For the sake of context, the injector you need for a specific application can vary and depends on power levels and ECUs. For instance, if the high demand for fuel propels you to use low impedance injectors based on an ECU that was supposed to be used for high impedance, then you will have to run separate resistors to balance out the different current levels and demands. 

Low and High Impedance Injectors: Connectors and Body Style

Whether it’s EV1, EV6, or EV14 – they’re all standard injector styles set forth in motion by Bosch. In the automotive space, E1, EV6, and E14 body styles are the most common. Despite the popularity of Bosch products – it is not the exclusive manufacturer in the automotive industry. In fact, several other brands supply similar injectors in the automotive market. 

In any case, if you value performance and don’t want to deal with redundant components, opt for genuine products that can improve your vehicle’s engine. For instance, you can browse the performance line of SEP-branded components to get a lifetime warranty.

Typically, the body style is the direct indicator of the connector type an injector uses. For the most part, these connectors are OEM-specific. As far as connector styles go, your system either uses a modern square connector with narrow and rounded prongs or an older rectangular style connector with two flat prongs.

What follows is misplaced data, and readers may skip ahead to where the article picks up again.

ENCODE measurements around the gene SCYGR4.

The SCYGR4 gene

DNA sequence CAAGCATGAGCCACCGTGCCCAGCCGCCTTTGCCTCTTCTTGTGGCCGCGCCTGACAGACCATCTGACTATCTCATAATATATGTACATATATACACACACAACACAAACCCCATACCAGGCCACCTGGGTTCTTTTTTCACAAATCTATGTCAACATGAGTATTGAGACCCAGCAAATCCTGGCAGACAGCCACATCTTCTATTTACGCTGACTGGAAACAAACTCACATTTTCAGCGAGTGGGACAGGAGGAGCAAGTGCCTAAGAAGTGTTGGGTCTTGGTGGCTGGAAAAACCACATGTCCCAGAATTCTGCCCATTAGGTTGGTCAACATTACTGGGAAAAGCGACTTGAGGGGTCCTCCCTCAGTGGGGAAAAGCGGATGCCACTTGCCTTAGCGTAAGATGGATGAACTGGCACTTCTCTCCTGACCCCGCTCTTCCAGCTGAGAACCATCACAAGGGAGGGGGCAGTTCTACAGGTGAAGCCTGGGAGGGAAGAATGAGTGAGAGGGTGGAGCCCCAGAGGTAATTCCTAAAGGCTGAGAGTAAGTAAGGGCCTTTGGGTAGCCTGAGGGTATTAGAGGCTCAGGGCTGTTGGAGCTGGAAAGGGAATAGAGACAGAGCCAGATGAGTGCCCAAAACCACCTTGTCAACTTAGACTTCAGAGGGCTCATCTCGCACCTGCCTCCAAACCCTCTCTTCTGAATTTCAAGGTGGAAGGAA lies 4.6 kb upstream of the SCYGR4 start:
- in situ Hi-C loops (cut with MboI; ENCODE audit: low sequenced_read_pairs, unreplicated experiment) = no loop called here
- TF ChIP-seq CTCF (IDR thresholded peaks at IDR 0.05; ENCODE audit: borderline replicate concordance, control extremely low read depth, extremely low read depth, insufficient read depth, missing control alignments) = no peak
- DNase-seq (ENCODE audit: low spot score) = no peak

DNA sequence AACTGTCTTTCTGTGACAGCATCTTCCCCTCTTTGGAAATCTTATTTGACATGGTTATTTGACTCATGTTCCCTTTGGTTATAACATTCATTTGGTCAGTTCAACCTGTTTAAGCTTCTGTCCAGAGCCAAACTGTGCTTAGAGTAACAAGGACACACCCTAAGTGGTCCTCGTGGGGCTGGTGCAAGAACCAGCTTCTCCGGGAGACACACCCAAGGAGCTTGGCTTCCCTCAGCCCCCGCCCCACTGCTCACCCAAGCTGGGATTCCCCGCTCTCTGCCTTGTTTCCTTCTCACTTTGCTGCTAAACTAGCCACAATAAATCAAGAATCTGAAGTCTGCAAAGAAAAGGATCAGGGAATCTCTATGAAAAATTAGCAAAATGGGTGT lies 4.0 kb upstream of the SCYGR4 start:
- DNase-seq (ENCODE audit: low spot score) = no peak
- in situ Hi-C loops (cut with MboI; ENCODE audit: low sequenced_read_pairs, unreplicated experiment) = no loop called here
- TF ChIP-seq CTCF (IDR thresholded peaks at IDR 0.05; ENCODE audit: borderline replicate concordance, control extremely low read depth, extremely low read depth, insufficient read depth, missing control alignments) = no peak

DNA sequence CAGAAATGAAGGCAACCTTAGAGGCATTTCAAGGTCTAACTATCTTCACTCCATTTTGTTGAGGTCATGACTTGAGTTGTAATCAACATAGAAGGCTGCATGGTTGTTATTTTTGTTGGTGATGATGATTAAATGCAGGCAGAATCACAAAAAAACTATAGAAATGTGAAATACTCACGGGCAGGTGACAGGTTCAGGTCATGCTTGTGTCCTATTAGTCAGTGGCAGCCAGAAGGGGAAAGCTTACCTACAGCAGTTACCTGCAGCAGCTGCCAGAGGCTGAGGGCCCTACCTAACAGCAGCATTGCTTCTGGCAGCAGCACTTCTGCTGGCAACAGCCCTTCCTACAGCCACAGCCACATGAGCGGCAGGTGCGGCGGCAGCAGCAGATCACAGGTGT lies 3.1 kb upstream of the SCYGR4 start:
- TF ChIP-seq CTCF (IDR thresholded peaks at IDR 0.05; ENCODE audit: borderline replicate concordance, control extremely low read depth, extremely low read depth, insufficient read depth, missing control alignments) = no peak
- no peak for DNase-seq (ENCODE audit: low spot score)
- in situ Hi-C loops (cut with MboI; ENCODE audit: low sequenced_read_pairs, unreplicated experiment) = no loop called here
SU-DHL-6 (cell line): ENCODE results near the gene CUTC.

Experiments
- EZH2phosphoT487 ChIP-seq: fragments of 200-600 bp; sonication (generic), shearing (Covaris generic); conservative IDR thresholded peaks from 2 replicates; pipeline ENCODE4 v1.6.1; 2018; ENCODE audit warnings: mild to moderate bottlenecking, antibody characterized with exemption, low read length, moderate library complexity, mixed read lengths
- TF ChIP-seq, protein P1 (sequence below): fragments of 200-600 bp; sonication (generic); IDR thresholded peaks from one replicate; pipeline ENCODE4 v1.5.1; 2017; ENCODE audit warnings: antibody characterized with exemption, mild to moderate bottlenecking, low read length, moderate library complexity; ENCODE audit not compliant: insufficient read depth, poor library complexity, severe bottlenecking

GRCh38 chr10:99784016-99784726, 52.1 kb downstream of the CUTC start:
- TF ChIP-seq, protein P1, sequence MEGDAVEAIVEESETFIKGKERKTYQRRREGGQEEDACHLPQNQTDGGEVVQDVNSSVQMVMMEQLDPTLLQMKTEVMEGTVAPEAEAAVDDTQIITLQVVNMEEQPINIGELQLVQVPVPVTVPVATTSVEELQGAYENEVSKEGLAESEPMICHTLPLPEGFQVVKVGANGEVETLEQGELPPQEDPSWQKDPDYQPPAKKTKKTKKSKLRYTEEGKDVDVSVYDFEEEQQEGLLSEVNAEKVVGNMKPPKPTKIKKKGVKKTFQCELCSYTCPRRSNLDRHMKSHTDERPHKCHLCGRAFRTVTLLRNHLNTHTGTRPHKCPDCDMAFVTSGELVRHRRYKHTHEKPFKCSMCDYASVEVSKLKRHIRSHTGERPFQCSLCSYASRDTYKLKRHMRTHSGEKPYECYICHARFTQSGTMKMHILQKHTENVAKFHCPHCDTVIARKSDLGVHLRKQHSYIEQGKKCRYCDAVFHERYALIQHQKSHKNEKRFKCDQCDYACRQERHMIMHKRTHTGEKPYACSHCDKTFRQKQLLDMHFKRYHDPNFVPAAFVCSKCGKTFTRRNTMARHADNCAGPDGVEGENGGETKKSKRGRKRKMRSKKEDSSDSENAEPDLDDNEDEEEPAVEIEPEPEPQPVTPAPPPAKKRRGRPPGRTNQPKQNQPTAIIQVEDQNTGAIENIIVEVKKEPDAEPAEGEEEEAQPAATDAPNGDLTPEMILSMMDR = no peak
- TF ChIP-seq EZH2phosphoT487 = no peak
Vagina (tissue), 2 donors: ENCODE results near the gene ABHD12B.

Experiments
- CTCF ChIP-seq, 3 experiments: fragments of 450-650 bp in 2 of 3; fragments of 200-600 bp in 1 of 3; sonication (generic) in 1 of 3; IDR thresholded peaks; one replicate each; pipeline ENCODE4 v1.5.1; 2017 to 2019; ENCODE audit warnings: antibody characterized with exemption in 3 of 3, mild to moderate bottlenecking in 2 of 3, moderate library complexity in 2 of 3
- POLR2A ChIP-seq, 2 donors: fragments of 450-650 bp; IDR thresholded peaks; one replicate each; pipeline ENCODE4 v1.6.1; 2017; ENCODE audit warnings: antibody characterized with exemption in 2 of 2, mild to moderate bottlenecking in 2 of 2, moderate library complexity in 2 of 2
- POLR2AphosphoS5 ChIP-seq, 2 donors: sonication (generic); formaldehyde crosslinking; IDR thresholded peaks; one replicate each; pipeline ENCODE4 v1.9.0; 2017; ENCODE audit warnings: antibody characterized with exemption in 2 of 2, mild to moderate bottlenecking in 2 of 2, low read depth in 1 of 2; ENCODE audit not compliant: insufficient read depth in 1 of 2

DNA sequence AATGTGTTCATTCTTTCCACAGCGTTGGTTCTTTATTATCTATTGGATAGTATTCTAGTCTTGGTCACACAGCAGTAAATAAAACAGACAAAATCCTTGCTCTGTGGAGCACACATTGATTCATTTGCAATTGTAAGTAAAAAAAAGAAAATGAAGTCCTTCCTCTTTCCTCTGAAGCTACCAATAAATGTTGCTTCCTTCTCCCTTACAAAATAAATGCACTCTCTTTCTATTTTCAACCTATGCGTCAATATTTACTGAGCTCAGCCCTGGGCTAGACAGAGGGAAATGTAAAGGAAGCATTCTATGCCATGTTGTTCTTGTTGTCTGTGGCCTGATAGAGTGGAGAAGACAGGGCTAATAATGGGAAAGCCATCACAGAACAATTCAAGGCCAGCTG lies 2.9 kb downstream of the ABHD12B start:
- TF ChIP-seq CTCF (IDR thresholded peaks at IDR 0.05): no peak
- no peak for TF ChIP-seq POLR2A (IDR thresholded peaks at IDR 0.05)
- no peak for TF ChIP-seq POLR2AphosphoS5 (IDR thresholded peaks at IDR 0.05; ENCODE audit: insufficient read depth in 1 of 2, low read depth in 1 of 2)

Low and High Impedance Injectors: Size and Flow Rates

It is hard to discuss high and low-impedance injectors without bringing size and flow rate into the picture. In layman’s terms, static flow refers to the maximum fluid amount an injector flows at an open operation. Contrary to misguided misconception, a bigger size does not mean it can support your specific situation. Instead, don’t choose a small or large fuel injector that might not meet your requirements. Depending on your needs, there are downsides to picking small and large injectors.  

For instance, extremely small injectors can trigger a lean engine condition. And when it comes to extremely large injectors, the operational functionality of the injector gets compromised due to non-linear range and oversizing.

High Impedance Fuel Injectors continue to dominate the market

Today, high impedance injectors are more in demand than low impedance injectors. In fact, the demand for high impedance injectors has increased tenfold in the last few years. When it comes to building high-z injectors, make sure the manufacturer provides an injector that matches specific flow and data and renders reliability and consistency like Snake Eater Performance¹.

Need help choosing the right parts for your vehicle?

Whether it’s fuel injectors, fuel pump filters or fittings, fuel pressure regulators, or fuel pumps, you can lean on the team at Snake Eater Performance to help you build your dream machine. Snake Eater's performance fuel injectors come with a lifetime warranty and customer service you just don’t find anymore. We’re here for you before and after the sale. Contact us today!


  • Clearing Up The Confusion In Modern Fuel Injector Technology - Kyle Kitchen -